Another emerging technology that has the potential to change the lighting industry is the LiFi source. It’s a plasma lamp that has already been adapted by a couple of entertainment lighting manufacturers including Robe and Ocean Optics. It’s a very efficient source with a high CRI and a long lamp life. It’s a tiny lamp, about the size of a TicTac, although the power supply is bigger – about the size of a deck of cards.
The whole computer industry that is developing at such an incredible pace that we cannot predict yet where it will lead us. The theatre and live event production industry has always ridden on the coattails of the computer industry so there’s no doubt we will benefit from the advances in computing power as well as networking speed and capabilities. We are living in exponential times where technology begets technology. It’s an exciting time to be alive.
What advice can you give to a beginner looking to make it in the industry?
Be curious, be friendly, and make yourself useful.
Your curiosity will help you learn the industry, the technology, and the culture of the road, the theatre, the corporate world, what have you. It will drive you to read about that which you have the most interest, it will take you to new places, and it will open doors by leading you to people who love to explain things and reason with you. Some of the best of these people can be found on college campuses. Be curious about learning enough to explore higher learning.
Your friendliness will help you to make lifelong friends who will eventually diffuse throughout the industry and make their way into every corner it. Some of them will pass into positions of authority and they will remember you when they need crew. They will call you because they know they get along with you and you can get along with the other crew. They will call you because they know you are fun to be around and that you don’t mind helping other people, and that makes their jobs easier.
Your usefulness will help you be a team player, helping out where your skills are most needed, making the job easier and more fun for everybody. It will help give meaning to the phrase, “The show must go on.”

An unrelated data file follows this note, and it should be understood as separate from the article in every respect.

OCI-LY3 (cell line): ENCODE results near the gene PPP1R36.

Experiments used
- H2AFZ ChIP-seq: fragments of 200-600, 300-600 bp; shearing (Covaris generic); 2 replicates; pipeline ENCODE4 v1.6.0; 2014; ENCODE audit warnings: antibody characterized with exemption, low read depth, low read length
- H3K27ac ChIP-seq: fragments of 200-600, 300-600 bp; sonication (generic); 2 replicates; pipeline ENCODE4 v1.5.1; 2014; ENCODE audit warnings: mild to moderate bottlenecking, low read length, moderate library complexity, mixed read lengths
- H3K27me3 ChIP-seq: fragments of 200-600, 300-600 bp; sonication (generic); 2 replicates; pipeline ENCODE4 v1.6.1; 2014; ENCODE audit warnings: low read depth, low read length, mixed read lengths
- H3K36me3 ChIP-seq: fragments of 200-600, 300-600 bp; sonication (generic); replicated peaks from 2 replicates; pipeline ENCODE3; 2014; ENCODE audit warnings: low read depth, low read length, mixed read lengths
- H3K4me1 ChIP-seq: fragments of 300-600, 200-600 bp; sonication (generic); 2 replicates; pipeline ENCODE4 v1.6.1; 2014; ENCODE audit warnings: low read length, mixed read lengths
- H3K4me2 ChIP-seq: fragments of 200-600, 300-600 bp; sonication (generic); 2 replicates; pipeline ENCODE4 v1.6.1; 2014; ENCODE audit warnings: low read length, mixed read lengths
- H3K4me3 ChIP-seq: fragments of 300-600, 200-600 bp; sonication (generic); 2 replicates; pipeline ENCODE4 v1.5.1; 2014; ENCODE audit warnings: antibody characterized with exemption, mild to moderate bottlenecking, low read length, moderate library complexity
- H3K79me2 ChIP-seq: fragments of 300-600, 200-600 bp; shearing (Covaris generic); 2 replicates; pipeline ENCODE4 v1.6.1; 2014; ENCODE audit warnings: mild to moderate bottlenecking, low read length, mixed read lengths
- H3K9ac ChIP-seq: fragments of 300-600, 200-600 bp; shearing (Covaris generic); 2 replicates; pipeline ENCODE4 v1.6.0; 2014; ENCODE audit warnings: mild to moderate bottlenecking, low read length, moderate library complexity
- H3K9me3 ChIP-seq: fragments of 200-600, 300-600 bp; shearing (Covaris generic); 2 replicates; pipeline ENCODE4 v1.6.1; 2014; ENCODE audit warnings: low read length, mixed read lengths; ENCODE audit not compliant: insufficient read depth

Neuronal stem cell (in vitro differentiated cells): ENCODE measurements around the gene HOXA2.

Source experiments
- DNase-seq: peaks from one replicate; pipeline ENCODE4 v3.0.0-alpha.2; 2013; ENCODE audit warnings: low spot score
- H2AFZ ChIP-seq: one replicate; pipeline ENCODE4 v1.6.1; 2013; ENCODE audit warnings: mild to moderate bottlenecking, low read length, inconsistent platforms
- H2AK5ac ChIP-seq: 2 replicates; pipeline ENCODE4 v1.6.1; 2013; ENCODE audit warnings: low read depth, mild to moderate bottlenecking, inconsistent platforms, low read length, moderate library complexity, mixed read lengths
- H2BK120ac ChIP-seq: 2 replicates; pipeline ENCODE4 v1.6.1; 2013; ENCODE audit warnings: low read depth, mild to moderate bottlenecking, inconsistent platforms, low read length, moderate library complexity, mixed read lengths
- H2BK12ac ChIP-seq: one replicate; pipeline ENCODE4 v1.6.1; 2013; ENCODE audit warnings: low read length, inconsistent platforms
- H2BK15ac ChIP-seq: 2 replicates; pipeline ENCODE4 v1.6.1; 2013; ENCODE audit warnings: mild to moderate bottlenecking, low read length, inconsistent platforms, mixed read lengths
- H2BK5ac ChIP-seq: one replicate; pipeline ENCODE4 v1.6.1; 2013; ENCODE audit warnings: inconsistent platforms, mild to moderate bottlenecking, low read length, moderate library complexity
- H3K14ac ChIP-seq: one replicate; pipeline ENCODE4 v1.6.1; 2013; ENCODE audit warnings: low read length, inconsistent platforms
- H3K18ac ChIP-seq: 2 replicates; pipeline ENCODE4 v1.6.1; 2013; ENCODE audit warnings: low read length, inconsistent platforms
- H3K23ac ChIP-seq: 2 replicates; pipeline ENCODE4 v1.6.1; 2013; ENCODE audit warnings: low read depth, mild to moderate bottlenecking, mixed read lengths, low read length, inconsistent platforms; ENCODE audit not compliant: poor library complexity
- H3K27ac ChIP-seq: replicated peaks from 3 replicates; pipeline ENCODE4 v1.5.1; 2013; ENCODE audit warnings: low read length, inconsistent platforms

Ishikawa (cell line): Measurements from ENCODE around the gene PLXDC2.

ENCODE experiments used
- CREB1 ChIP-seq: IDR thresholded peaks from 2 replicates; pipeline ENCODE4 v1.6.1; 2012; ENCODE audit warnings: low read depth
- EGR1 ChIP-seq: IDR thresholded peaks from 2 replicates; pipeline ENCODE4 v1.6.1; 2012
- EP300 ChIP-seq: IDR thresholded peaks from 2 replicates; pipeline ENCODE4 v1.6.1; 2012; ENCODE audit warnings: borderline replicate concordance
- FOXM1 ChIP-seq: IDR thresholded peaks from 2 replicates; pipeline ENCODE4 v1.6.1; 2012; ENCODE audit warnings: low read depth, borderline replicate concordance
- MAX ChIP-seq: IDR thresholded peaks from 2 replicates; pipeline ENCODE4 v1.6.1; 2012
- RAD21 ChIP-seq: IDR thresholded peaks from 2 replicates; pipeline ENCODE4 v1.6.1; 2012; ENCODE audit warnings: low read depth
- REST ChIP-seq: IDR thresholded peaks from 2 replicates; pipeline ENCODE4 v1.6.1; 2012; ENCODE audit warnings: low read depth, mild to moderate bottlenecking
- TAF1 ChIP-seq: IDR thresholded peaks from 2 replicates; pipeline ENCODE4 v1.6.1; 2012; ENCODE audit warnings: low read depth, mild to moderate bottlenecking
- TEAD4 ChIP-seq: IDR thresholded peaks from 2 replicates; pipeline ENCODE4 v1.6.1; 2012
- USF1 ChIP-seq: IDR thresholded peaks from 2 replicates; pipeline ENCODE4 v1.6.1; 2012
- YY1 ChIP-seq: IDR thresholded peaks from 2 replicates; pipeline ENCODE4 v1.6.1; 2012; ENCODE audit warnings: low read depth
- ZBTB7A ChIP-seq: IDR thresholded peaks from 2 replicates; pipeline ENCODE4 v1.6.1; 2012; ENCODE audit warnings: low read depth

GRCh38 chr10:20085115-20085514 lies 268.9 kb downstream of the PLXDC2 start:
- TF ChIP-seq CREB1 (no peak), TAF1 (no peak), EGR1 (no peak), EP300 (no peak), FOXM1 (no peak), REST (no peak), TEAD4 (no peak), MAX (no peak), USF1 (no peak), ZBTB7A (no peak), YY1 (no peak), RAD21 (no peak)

Do you have any tech-table rituals or traditions?
The Swami’s only work rituals and traditions take place long before the work begins at the tech table. It starts early each and every morning with an hour to an hour and a half of physical exercise. Sometimes the Swami has to give up some sleep in favor of exercise but it pays in the long run. Exercise clears the mind, releases tension, and keeps you centered. It keeps you healthy, especially on the road, and it allows you to focus without distractions. It helps you better your quality of work.
The Swami has another ritual of exercising the mind by reading for at least one hour every day. Reading keeps your cognitive skills sharpened and expands your horizons. It is nutrition for the soul.
What is your favorite gel color and why?
Color perception is one of the most fascinating of the optic senses. (The contrast of light and dark is another.) Color has the power to evoke strong emotion, calm the nerves, whet the appetite, change your mood, or trigger associations. Can anyone think of red and green without thinking of the ritual of the winter solstice, or blue and orange without thinking of the neophyte cannon ritual? Of course not.
The color purple has long been associated with mysticism, spirituality, and royalty, probably because it obscures detail and it eludes sharp focus. So Lee 181 has long been one of the Swami’s favorites. But more than any single color, the Swami appreciates stimulating color combinations in the right proportion – strong contrasts to build tension, soothing analogous colors, bold monochromatic statements, resolute white light with a splash of color for accent… There are many ways to create interest using color, and how a color reads depends on the surrounding elements and the action at the moment. Color play is fascinating and one never stops building an internal library of favorite color combinations and applications.
Bio of Swami Candela
Swami Candela of the Third Millennium is an entertainment lighting consultant and thought leader with one thousand years of experience in the lighting industry. His unorthodox style is a reflection of the diversity of the industry he serves and his knowledge of the industry is derived from the extensive interaction with industry professionals at events, trade shows, online, and on the street. The Swami lives in the hearts and minds of the great people who make up this industry, though some believe he is the invention of an author of lighting books. It is for you to decide.
To learn more about the Swami, visit his website at www.swamicandela.com.
*All views and thoughts are those of the interviewe and not of iSquint.net